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GROWING OUR FUTURE A TEXAS AGRICULTURAL SCIENCE EDUCATION MAGAZINE

FALL 2020


CERTIFICATIONS Industry Driven

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Industry Valued

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National Horse Judging Team Coaches’ Association

Equine Management & Evaluation

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Southwest Airlines

Professional Communications


SUMMARY 2

Leading with a Beginners Mindset

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Mother/Son Teaching Duo Become First Known in Agricultural Education

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2020-2021 Texas FFA Officers' Strategic Priorities

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Hands-On Experiences for Distance Learners

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Wieghat Graphics Play Essential Role in Texas Ag Education

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College Station FFA Member Educates Public About Poultry SAE Through Instagram

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Texas FFA Convention Reaches More Member Than Ever Before

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Hands-On Learning Opportunities for Agricultural Education Students at West Texas A&M University

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Professional Development Conference Provided Virtual Learning Opportunities for Members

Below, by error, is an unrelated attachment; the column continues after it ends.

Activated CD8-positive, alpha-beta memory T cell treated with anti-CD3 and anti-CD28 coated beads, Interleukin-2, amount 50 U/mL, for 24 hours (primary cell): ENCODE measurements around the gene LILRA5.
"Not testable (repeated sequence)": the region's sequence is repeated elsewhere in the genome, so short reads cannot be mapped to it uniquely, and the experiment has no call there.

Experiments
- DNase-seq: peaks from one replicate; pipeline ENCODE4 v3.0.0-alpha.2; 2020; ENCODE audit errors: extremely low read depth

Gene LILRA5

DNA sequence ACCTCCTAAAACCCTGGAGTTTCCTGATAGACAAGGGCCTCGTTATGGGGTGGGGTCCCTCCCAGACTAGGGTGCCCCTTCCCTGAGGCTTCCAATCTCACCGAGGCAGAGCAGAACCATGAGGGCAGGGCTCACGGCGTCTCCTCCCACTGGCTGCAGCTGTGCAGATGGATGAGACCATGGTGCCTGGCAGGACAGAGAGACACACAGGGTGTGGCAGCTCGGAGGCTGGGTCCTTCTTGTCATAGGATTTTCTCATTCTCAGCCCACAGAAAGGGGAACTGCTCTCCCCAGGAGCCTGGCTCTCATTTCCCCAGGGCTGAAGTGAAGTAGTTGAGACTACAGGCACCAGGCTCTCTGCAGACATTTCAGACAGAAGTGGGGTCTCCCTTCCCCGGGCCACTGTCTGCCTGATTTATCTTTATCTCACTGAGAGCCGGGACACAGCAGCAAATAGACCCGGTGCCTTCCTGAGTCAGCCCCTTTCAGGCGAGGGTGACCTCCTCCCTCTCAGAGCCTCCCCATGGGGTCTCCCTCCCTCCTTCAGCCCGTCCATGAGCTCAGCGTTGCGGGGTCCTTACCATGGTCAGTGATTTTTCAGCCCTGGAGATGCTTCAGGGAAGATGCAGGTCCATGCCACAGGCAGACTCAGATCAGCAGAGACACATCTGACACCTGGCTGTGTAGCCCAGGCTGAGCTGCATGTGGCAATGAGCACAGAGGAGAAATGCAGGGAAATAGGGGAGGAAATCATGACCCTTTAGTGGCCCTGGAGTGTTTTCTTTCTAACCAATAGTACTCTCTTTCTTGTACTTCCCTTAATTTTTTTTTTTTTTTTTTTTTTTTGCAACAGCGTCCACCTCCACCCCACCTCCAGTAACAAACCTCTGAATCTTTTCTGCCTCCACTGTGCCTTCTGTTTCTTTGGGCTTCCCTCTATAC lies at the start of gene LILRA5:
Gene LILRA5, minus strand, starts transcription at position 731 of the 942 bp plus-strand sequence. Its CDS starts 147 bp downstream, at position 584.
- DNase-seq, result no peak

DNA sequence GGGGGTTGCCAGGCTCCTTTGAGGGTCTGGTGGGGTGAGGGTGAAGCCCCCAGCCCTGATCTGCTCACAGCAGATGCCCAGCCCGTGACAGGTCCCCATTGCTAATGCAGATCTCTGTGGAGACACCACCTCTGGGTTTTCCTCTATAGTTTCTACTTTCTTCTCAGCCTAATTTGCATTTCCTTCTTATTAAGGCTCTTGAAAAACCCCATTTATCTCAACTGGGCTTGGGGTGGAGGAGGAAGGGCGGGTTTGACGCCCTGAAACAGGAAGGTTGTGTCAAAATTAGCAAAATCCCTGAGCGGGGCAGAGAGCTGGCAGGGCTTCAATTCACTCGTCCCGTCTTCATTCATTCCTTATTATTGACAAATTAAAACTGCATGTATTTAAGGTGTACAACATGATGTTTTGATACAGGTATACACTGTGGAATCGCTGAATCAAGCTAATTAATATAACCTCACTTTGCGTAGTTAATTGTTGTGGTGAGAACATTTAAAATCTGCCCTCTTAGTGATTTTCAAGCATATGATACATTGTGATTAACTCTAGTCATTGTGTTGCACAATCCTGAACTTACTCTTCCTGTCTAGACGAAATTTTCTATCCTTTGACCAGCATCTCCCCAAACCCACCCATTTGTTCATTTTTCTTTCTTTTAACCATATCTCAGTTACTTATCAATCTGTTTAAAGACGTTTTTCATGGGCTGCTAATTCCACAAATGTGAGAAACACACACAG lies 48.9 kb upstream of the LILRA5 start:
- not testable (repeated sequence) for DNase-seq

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From the Range

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Better Days Are Ahead

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Leadership Roles in Your School and Community

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Leading Authentically During the Unknown

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Leadership: Passion, Vision, And Style: How to Shuffle Into a Legacy

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Texas FFA Alumni and Supporters Updates

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Texas Young Farmers Updates Gowing Our Furture: A Texas Agricultural Education Magazine 614 East 12th Street Austin, Texas 78701 512-472-3128 Editor/Layout Designer/ Content Director Ashley Dunkerley Assistant Editor Tori Rosser Cover Photo Acquired from the My Texas FFA Project

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BY: C L E O P H U S " C L E O " F R A N K L I N J R . A U T H O R O F “ C O F F E E W I T H C L E O ” A N D P R E S I D E N T / C E O , F R A N K L I N S T R AT E G I C S O L U T I O N S

LEADING WITH A BEGINNERS MINDSET “IF YOUR MIND IS EMPTY, IT IS ALWAYS READY FOR ANYTHING AND IS OPEN TO EVERYTHING. IN THE BEGINNER'S MIND THERE ARE MANY POSSIBILITIES, BUT IN THE EXPERT'S MIND THERE ARE FEW.” - SHUNRYU SUZUKI

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n my new book, “Coffee With Cleo,” I detailed the importance of taking a perspective of looking at the world beyond what you see, but instead… take a view of the world as to what it can be. Taking this approach from leading a business to decision-making and dealing with everyday life challenges has positively changed how I approach my personal and business life. I found out that by incorporating this “beginner’s mindset” leadership approach whenever I faced a conundrum or difficult impasse, is when a world of unlimited possibilities and opportunities would unfold right before me, like an open field of colorful wildflowers blooming with radiance. I also value leaders who lead based on their experience and expertise. You may have heard of the expression “experience matters” and believe me it does. Why? As an executive with over 35 years leading organizations in the agriculture industry with Mahindra, Case-New Holland, and John Deere, I can personally attest to this saying’s validity. During my executive leadership tenure, I relied heavily on my past experiences to navigate industry downturns and more by tapping into my years of vast lessons learned from failures and success. However,

the

limitations